Two businessmen are talking to each other in a New Yorker cartoon by Tim O’Brien. Standing behind his big desk, smoking a cigar, one says, “Personally, I prefer the stick to the carrot. I tried threatening them with a carrot once, and it didn’t work a damn.” This made me think about incentives.

Many of us are motivated by incentives — a carrot being the most obvious. But we often miss the subtle for the obvious. Unless we try to understand why an incentive is working, we will look only at the result and be baffled by why it is often not repeatable. Worse, we will reward behavior that is different from what we sought.

Here is a simple example. You want your child to perform chores around the house, so you tie their allowance to work that they do. Carrot is cash, outcome is chores get done. But you just tied a payment to something in which all members of a household must participate to make things run. Now try to get that kid to do something else. How much is that worth to you? An incentive other than cash would be helping them understand how the work that they are doing removes it from someone else and appreciating them for it. They learn intrinsic rewards which is far better than pay to play.

Allowances are important teaching tools, but they should be about money management. If children want to earn more, then there may be a special project for which you can negotiate.

Another issue with cash incentives is that you are putting a dollar price on something for which there may be other, more valuable incentives. A client with a small company was discussing how much of a bonus she should pay for some extra work that one of her employees took on. Bonuses can cause some problems. Are you going to give a bonus every time the work is performed? Are you pricing the work in the same way that the person doing it thinks it’s worth? Once the financial exchange has taken place, it is game over.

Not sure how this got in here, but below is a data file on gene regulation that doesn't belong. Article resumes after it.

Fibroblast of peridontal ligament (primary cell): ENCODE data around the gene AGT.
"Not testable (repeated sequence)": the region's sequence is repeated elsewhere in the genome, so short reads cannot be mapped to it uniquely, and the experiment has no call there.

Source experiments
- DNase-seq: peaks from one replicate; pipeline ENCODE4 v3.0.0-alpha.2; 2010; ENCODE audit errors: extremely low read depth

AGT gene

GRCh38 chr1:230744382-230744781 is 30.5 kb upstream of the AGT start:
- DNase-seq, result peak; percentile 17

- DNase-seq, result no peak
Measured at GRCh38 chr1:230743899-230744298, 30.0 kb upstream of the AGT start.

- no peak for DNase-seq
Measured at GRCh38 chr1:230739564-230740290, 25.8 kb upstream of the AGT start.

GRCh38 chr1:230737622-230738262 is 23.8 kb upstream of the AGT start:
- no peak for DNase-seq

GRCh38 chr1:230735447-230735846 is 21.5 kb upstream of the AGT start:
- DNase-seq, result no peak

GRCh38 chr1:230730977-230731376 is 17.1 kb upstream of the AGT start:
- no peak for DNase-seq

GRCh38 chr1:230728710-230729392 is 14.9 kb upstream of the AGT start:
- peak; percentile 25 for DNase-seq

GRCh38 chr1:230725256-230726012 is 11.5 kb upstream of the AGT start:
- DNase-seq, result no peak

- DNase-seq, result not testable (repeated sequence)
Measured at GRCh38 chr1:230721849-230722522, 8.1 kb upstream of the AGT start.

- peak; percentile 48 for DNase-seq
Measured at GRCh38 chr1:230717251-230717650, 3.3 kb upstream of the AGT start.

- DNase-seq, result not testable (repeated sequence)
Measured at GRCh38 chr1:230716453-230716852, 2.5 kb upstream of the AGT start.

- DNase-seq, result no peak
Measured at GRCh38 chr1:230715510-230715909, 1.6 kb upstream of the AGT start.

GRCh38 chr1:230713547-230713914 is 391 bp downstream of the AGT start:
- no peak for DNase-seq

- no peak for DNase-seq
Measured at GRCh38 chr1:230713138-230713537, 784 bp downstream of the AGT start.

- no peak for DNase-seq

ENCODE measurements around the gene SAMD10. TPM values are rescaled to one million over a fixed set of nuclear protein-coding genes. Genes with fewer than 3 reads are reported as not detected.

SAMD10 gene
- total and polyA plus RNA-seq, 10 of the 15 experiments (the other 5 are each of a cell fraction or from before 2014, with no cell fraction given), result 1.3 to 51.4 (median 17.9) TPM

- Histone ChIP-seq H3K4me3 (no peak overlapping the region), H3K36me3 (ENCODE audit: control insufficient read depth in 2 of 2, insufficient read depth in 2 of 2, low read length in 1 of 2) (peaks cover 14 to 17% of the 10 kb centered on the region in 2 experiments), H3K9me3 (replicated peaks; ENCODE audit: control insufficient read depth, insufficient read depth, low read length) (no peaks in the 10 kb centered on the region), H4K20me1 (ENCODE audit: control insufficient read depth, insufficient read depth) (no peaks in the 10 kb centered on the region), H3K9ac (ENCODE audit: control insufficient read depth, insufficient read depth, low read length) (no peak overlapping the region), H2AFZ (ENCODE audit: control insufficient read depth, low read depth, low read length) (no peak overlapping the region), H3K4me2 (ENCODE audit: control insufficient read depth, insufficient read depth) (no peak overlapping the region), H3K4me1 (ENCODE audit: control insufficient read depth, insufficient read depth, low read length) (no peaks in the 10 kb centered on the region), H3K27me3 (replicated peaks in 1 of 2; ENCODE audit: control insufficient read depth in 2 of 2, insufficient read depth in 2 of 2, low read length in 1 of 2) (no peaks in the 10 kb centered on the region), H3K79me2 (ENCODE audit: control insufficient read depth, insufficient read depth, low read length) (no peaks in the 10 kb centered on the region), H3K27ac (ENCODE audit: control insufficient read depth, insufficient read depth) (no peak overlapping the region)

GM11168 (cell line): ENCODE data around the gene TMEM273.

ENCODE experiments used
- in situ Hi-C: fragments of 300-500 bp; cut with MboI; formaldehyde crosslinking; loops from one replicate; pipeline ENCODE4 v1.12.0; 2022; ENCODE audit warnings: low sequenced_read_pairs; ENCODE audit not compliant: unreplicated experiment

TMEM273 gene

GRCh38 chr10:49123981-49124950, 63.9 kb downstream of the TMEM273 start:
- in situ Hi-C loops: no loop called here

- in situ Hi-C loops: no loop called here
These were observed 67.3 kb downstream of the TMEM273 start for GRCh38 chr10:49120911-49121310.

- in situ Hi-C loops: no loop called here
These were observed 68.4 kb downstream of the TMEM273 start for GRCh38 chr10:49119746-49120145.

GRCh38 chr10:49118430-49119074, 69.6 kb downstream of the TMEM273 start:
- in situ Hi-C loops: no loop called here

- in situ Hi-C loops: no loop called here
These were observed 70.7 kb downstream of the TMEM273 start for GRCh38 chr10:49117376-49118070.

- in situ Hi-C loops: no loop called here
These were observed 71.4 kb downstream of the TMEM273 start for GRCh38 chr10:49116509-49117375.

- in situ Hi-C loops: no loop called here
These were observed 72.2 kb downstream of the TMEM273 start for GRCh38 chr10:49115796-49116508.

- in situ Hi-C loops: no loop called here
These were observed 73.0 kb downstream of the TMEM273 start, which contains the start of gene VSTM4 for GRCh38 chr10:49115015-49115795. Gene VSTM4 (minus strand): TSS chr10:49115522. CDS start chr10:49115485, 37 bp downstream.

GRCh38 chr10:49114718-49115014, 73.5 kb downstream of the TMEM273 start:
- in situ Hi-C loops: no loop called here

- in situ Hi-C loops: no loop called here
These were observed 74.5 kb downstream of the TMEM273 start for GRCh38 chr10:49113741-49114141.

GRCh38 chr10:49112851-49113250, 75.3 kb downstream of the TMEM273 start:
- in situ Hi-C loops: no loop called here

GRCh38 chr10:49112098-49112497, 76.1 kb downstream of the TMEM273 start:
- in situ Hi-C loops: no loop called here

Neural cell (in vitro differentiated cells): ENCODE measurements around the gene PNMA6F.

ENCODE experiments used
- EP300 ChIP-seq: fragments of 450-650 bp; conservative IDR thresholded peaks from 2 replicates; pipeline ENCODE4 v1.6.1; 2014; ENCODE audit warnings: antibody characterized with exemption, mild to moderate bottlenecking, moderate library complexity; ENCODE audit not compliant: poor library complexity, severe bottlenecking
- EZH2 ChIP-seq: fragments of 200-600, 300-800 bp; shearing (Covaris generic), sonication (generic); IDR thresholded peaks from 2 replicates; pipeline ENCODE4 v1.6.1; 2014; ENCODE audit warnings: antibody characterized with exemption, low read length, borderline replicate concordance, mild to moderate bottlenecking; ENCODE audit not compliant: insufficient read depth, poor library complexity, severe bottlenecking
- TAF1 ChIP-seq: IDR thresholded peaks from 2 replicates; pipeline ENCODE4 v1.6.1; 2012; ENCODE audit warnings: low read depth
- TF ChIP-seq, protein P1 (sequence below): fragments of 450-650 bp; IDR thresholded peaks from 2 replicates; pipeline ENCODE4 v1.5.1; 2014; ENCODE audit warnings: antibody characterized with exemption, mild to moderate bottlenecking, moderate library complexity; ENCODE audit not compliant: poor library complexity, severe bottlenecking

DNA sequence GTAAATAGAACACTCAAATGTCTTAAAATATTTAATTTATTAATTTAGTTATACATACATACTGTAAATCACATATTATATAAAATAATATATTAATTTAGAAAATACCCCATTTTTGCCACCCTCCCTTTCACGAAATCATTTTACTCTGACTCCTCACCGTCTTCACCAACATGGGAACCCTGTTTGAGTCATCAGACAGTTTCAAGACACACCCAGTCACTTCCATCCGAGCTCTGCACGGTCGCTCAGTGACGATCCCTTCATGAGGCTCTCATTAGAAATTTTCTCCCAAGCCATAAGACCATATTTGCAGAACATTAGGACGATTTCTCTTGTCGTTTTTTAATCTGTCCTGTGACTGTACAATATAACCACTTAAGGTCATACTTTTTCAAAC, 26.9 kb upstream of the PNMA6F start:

A good employer believes in reciprocity. The best employees are those who take on responsibility because they see a need for the work to be done and they derive satisfaction from meeting that need. An employer provides rewards in tangible and intangible ways. They identify the person as high potential, create a path for growth in the firm (which leads to higher compensation), and shares the success of the individual with other employees. With our client, we were trying to help her develop great employees, not simply pay for a task that was executed.

Every financial decision is ultimately about incentives. When your employer provides a match for your 401(k), they do so in part as an incentive for your participation. The government doesn’t treat your contribution as income as an incentive for you to take some responsibility for your retirement. When you choose to fund your 401(k), your incentive is to create more money that you will spend tomorrow.

Sometimes incentives are misaligned, and it makes things far more complicated. For example, if the government wants to be sure that workers earn a living wage, they incent people to work by raising the minimum wage. An employer may have different objectives, though, and meet this higher cost by trying to substitute technology for people. In the aggregate, it is not clear who ultimately comes out ahead. Therefore, it is critical to understand what outcomes you are seeking and see what the consequences of your choices are. Would tax credits for working poor be more directed than a minimum wage (since you may choose to not include part-time workers)? If there is an issue that is worth solving, then understanding competing incentives is worth exploring.

I was talking to a client who was struggling with layoffs that he would have to make after he bought an underperforming business. There was little likelihood that the business would have survived had he not stepped in, yet jobs will be lost. As an incentive for people to stay, he is offering them an opportunity to work at his other facility when he closes the old one. Several people will accept this offer, even if it means being dislocated from their current community. For those declining, the incentives were not enough for them to move. In a two-dimensional world, is the employer good for saving a foundering business or bad for moving it? The reality is that the world is not two-dimensional; decisions are not always right or wrong.

If we don’t understand incentives, we can’t comprehend charity. But one of our most compelling incentives is a need for congruity between our actions and our values. When we help someone, we feel better about ourselves — not because we are superior to them, but because we’re more connected to them. We may also receive some societal incentives — recognition, for example — for charitable efforts, but regardless of the motivations, we are incented for the action.

While you may not actually threaten with carrots, to be effective, you want to know why people are motivated to make the choices that serve them best.

 

Ross Levin is the founding principal of Accredited Investors Wealth Management in Edina.